Patrick Walsh
Originally published at

SaaS Trust Models for Security and Data Privacy

Zero-trust models are the ultimate in privacy but are rarely an option. But it doesn’t have to be either zero-trust or full-trust. There’s a sliding scale of trust models in the middle. Here’s why these models also have value.

Trust. It’s what powers business. Consumers and businesses buy from brands they trust. But in the world of software-as-a-service, trust is about far more than brand reputation.

Our natural inclination is to trust the brands that our peers trust. This is why large companies are able to keep selling software even when their products stagnate. But even large companies need to watch out for the trapdoor at their feet and the thing that can turn their biggest advocates into their loudest critics: privacy.

Privacy is becoming a reason for consumers to purchase a product, in the same way that “organic,” “free trade” and “cruelty-free” labels have driven products sales in the past decade.— Gartner

Zoom recently discovered this the hard way, when users learned that their security and privacy expectations weren’t being met.

What is the purpose of a trust model?

Trust models at a general level can be applied in many different settings. In cryptographic settings, there are very explicit attack models that serve as shorthand for understanding what different actors in secure protocols can or cannot learn. These have names like, “Adaptive chosen-ciphertext attack (CCA2).” These are incredibly useful when evaluating cryptographic protocols against need, but we lack a similar way to talk about SaaS offerings.

Having a common language and definitions make conversations about data privacy needs and requirements much easier. Different needs lead to different models and there’s a rich spectrum to choose from depending on use cases.

For example, Customer Managed Keys (CMK, aka Bring Your Own Keys or BYOK), when done right, is a trust-but-verify model. This means the customer has control of a master key or keys for decrypting the data that their service provider holds and can see when their data is accessed. The service provider does not have access to this data without the ongoing consent of their customer.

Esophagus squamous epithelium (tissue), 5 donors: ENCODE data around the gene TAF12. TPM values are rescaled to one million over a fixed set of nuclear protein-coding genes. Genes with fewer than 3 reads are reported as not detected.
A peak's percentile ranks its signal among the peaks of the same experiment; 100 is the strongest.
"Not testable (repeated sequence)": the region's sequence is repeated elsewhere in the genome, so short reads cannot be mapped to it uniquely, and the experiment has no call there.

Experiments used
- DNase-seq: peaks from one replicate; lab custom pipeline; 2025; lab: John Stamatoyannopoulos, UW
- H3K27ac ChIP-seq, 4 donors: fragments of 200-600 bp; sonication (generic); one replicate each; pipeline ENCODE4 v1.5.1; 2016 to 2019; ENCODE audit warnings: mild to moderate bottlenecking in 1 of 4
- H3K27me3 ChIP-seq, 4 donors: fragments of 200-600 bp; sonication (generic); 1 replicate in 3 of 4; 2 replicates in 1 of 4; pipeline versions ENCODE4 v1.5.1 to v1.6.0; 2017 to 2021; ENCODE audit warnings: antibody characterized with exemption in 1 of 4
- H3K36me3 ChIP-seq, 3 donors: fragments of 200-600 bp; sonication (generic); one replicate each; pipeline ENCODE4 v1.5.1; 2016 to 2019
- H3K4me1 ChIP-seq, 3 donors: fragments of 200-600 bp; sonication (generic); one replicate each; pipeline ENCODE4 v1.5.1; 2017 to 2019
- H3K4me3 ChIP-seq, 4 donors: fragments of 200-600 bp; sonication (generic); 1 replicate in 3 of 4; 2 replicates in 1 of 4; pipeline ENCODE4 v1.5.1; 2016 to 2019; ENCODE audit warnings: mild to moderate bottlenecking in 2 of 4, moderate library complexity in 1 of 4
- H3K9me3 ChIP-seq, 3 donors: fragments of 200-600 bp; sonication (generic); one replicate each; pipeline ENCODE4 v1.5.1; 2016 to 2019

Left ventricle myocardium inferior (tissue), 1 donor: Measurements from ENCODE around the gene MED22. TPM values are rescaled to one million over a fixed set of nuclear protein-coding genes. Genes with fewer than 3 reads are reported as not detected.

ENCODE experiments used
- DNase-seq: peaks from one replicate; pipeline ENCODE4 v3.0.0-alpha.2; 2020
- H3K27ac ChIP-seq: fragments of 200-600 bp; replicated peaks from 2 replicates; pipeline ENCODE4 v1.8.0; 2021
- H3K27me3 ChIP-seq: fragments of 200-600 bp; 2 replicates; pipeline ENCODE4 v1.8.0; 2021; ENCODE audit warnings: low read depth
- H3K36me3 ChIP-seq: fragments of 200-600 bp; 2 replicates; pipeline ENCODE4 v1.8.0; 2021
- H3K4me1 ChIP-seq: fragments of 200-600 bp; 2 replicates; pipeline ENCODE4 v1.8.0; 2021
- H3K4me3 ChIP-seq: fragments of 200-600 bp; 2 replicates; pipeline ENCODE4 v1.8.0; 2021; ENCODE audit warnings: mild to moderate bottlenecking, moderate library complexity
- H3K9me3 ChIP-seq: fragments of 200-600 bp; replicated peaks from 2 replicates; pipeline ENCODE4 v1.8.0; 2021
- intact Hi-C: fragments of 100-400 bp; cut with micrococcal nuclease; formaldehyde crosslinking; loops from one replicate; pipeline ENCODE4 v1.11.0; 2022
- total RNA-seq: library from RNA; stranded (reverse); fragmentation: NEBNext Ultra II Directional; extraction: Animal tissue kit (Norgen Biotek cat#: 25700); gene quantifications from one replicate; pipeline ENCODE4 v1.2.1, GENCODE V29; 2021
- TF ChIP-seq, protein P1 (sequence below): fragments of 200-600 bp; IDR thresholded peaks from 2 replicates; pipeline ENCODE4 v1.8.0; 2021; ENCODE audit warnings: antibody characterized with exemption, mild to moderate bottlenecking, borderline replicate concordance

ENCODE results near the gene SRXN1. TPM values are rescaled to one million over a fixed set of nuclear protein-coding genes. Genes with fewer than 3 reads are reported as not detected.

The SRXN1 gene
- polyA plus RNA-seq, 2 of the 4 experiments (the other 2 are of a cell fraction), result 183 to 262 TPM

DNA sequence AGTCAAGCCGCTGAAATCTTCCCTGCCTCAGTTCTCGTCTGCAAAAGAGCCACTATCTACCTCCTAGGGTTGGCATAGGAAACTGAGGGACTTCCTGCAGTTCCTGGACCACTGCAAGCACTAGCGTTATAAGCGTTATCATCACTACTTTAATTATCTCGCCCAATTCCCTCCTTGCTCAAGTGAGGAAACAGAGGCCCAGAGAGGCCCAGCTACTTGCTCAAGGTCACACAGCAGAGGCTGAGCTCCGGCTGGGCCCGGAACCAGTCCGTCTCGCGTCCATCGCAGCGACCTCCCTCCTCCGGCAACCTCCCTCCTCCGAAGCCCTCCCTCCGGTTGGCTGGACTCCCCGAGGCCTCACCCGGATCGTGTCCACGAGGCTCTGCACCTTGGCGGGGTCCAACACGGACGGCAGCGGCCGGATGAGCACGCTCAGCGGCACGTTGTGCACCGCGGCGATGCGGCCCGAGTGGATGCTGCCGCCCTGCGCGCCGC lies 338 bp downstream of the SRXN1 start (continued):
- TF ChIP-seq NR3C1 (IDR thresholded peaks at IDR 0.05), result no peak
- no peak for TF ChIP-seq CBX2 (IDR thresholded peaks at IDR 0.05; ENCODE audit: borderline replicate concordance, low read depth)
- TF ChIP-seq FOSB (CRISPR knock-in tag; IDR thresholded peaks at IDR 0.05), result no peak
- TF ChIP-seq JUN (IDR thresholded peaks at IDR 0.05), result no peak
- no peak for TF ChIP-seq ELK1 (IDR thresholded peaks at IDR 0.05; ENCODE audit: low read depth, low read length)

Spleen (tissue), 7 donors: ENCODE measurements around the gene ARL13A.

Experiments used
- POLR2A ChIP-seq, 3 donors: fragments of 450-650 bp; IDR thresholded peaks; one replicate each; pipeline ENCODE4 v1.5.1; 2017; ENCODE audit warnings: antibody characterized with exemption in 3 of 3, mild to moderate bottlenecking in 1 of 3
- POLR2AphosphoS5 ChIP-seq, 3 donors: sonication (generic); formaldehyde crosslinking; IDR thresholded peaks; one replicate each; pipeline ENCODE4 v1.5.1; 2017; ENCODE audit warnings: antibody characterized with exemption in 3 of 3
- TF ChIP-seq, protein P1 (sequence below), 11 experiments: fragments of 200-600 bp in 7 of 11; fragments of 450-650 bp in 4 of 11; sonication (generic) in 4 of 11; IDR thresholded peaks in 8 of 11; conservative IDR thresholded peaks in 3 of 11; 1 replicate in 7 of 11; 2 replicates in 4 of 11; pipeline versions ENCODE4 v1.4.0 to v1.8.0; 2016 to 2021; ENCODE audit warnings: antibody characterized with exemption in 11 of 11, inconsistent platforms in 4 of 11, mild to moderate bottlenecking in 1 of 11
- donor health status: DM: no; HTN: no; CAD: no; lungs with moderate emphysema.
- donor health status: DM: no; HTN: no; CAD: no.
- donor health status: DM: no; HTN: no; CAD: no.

What are the SaaS trust models?

There are a number of models that are in widespread use today, though they aren’t often named as such. It’s worth noting that we sometimes see a mixture of models depending on the data or on the level of service. For example, Salesforce offers stronger trust models if you pay a premium for their Salesforce Shield features.

Here are the models we see from most common to least common:

In many cases where IronCore has worked customers, there is a mixture of trust models. For example, it may be that attachments follow a zero-trust model while sensitive or regulated data follows a trust-but-verify model. For the purposes of these models, we generally ignore data that a customer would not deem to be private.

Asking the right questions

Perhaps with a shared language, we can all better evaluate service providers according to how much trust we must grant to them if we use their service. The right answer depends on what data we’re entrusting, what harm could come from a curious admin or hacker, potential regulatory penalties, and more. But taken together, we can better evaluate the risk we take in partnering with a SaaS provider.

Questions worth asking a service provider as a potential customer:

These questions are the starting point for evaluating trust. Unfortunately, in most cases today, the answers to these questions mean you must fully trust the service provider. But as customers of SaaS mature in the questions we ask and how we evaluate businesses, more and more SaaS companies will up their trust game by reducing the amount of blind trust required to use their service.